No fast track on money-laundering law in wake of Shewan report – Key
Labour leader Andrew Little is calling for anti-money laundering law (AML) to be passed urgently, but the Government says a move this year is not possible.
A quick move on AMLs by the end of the year, extending the regime to lawyers, accountants and real estate agents, was a key recommendation of tax expert John Shewan in his report into foreign trust rules.
He said under the current timetable the second phase of the AML laws would not be in place until the end of 2017 or later.
Prime Minister John Key on Monday said the Government would implement “most” of Shewan’s recommendations, which would boost disclosure around foreign trusts, but not make a quick move on AML changes.
On Tuesday Key reiterated phase two of the AML law would not be passed in 2016, “but It’s not for want of trying”.
It had been accelerated up Parliament’s order of business but it would have far-reaching impacts on a wide range of professionals not covered by the first law that had already been passed.
Despite Justice Minister Amy Adams earlier saying there had not been much push-back from affected industries, Key said once they saw the details he expected “quite a bit of screaming” from about compliance costs and the amount of information they would have to collect and the cost – and who would pay.
“There is going to be significant compliance costs – tens of millions of dollars of compliance costs.”
The AML changes would be made, and the Government was not shying away from that, but it was not a simple issue and the Government wanted to be sure it got it right.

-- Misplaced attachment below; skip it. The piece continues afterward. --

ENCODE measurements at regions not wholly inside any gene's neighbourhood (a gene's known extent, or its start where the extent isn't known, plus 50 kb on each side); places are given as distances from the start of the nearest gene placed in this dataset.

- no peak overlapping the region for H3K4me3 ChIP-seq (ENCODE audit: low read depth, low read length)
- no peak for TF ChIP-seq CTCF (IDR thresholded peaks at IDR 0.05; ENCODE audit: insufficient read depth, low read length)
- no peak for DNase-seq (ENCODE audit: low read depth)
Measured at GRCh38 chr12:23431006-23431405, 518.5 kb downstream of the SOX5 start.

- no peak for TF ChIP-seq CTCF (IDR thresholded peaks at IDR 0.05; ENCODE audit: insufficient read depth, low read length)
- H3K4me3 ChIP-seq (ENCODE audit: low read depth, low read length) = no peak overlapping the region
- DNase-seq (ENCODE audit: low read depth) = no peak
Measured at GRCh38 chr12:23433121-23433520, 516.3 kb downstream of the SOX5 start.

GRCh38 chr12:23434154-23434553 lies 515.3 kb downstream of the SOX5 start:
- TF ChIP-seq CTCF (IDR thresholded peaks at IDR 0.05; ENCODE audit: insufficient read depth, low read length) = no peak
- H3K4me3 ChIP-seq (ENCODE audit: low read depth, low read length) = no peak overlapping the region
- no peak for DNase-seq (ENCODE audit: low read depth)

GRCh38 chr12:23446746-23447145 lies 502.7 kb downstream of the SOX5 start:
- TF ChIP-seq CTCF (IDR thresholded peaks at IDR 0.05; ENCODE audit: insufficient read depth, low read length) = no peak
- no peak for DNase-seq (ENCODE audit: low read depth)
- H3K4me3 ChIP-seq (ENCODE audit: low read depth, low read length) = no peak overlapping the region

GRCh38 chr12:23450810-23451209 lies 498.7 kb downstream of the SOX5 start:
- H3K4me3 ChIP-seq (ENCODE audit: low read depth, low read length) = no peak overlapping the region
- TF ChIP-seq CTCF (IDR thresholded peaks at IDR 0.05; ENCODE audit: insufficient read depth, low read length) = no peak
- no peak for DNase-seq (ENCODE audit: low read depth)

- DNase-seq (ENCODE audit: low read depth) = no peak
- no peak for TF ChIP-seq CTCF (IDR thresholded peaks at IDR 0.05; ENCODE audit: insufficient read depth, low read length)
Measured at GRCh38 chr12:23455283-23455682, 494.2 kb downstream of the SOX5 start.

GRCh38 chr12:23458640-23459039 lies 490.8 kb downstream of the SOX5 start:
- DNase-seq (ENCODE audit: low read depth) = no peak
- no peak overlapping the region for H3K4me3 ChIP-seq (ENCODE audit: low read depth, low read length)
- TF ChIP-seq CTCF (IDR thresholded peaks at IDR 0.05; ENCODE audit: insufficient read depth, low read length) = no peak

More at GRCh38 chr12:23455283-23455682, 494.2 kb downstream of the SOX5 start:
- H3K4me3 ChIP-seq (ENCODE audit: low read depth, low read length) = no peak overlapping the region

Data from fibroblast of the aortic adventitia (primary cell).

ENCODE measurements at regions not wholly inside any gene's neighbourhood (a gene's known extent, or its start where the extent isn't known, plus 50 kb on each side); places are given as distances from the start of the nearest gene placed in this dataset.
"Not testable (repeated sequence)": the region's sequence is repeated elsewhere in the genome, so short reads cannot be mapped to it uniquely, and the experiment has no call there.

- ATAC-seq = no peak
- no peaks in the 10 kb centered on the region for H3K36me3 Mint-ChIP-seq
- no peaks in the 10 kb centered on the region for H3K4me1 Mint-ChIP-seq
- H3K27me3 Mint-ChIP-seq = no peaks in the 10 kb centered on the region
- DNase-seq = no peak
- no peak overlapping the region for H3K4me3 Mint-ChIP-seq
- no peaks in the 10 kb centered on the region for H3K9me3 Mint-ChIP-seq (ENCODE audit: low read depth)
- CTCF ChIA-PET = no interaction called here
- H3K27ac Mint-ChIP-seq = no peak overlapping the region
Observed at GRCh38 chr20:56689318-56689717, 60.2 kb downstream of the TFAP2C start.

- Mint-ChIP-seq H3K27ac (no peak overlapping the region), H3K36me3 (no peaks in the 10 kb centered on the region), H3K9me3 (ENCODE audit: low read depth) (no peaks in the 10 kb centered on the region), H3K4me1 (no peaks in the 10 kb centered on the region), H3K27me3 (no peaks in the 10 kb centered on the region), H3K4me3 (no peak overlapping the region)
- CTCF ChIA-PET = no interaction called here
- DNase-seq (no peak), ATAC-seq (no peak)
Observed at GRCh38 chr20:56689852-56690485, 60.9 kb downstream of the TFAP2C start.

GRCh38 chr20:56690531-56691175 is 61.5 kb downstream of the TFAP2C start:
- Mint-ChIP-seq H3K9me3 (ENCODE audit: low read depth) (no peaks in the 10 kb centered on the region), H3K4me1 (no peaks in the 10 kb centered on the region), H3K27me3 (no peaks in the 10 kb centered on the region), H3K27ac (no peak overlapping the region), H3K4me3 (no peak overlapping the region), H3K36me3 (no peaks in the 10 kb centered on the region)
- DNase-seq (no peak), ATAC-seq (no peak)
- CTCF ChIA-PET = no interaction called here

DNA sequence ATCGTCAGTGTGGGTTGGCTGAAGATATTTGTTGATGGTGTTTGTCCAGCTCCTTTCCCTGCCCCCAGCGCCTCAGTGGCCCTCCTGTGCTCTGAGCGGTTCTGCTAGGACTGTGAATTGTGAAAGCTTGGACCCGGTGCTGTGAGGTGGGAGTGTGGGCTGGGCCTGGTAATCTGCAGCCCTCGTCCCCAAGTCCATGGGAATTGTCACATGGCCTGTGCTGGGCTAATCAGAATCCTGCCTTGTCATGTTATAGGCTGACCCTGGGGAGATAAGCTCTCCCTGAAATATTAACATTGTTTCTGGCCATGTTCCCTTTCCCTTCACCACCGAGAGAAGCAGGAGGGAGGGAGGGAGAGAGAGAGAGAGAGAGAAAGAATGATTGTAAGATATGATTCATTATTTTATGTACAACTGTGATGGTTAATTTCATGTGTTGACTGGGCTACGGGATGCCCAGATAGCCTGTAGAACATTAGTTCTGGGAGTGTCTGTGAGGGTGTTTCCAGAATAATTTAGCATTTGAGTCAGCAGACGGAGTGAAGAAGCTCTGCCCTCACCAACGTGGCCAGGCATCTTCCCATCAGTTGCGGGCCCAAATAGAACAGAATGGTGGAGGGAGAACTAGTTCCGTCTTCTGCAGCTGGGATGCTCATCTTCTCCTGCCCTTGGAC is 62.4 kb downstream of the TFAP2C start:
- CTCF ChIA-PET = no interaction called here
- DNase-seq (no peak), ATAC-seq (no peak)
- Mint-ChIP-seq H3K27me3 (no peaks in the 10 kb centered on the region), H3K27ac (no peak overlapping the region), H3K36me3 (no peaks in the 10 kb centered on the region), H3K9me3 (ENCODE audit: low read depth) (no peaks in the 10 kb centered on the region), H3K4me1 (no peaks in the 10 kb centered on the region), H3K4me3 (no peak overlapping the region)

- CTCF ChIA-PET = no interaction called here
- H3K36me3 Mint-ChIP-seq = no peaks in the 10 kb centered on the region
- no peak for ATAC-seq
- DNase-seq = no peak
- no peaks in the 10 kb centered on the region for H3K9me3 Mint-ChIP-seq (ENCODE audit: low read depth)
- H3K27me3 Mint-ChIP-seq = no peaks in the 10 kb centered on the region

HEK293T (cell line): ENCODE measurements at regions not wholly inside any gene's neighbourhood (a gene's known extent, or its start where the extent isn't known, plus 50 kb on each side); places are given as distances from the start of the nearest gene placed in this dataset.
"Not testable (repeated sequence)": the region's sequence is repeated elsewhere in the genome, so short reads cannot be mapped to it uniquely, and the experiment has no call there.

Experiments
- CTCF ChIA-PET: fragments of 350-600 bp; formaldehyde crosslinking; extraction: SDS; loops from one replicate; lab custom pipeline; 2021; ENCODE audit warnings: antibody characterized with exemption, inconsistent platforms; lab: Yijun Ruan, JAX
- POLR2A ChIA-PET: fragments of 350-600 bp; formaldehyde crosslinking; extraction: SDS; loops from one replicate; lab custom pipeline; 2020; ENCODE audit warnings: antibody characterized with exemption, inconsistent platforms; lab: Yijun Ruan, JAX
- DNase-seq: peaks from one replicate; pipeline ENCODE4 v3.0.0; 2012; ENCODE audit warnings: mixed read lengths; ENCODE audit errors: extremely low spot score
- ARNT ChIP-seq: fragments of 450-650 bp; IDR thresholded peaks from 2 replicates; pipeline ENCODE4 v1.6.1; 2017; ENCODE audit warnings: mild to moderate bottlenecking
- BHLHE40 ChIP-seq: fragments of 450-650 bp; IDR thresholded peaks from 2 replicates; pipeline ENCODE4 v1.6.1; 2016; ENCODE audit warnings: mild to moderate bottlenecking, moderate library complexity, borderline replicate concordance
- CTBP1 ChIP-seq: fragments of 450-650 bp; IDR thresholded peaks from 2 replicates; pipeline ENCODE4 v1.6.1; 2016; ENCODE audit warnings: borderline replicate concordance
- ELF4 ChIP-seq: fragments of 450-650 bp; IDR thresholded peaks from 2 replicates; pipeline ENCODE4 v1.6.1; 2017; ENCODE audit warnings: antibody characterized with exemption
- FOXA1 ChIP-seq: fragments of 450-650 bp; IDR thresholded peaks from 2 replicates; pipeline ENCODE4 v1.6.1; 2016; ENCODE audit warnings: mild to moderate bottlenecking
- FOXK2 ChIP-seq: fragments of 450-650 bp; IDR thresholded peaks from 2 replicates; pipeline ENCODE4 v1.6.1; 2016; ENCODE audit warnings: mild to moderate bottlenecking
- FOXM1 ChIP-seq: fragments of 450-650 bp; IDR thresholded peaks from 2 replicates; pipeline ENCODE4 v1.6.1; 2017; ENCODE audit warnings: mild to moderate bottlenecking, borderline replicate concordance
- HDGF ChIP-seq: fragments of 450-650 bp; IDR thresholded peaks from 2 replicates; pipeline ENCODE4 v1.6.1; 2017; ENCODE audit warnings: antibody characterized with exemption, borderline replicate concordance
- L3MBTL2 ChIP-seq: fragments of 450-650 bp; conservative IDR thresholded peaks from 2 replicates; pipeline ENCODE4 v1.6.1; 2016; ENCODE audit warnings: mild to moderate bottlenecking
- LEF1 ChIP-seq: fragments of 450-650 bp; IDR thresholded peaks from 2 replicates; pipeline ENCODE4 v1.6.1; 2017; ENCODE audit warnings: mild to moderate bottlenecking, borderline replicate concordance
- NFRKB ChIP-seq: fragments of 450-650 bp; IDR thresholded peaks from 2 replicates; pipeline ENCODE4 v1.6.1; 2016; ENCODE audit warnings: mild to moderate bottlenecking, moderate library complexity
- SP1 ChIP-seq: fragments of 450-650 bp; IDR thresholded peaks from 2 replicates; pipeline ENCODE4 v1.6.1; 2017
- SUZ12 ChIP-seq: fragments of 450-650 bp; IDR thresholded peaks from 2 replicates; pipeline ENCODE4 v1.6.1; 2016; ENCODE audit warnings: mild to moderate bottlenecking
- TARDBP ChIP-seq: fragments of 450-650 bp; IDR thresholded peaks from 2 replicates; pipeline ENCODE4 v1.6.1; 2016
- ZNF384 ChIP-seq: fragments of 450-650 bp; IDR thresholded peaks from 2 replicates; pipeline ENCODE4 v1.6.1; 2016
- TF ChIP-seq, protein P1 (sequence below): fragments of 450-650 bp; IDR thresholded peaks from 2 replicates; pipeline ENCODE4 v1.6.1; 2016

His aim was to pass it before the 2017 election.
Adams said she had discussed the issue with lawyers, who had not indicated any substantial concern. She was yet to talk to groups representing real estate agents and accountants.
A 2008 study indicated the level of compliance costs mentioned by Key, but that was being updated.
Shewan had assumed a definition from the first phase of the law, which exempted lawyers, could be taken out but that would not work.
She was expecting a bill in the House later this year and for phase two of the AML to be in law by mid 2017.
“This is as fast as we can do it and still have confidence that the regime is robust, it is clear, is workable and it imposes costs only to the extent necessary.”
But Little said the issue should be dealt with urgently.
“They could get that legislation into place and passed by the end of the year. If I was them that’s what I would be doing,” he said.
“We’ve been exposed, our laws have been found to be inadequate … and we should be working hard to fix it up.”
He said the Shewan report directly contradicted what Key had said about the existing regime providing “full disclosure”.
But Key again defended his earlier comments saying Shewan had recommended moving the information flow up to a level it was held by IRD and searchable so the information was far more likely to go to countries that wanted it.
However, under the current regime, where trusts must hold information but provide little to IRD up-front, Key said the IRD had always met requests for information.
In his report Shewan said the current rules were inadequate and “not fit for purpose” to preserve New Zealand’s reputation as a country that co-operates with others to counter “money laundering and aggressive tax practices”.
In theory the current rules should be sufficient, but in practice the risk of detection by authorities was low.
“Strengthened disclosure requirements should act as a deterrent to offshore parties looking to use New Zealand foreign trusts for illicit purposes.”
Although there was no direct evidence of illicit funds being hidden in foreign trusts here “it is reasonable to conclude that there are cases where foreign trusts are being used in this way” and the current regime allowed that to occur.
He recommended foreign trusts reveal to IRD their beneficiaries, settlors, trustees and country of tax residence, as well as other details, and that a register be established, though it would be searchable by regulatory agencies, not the public or the media.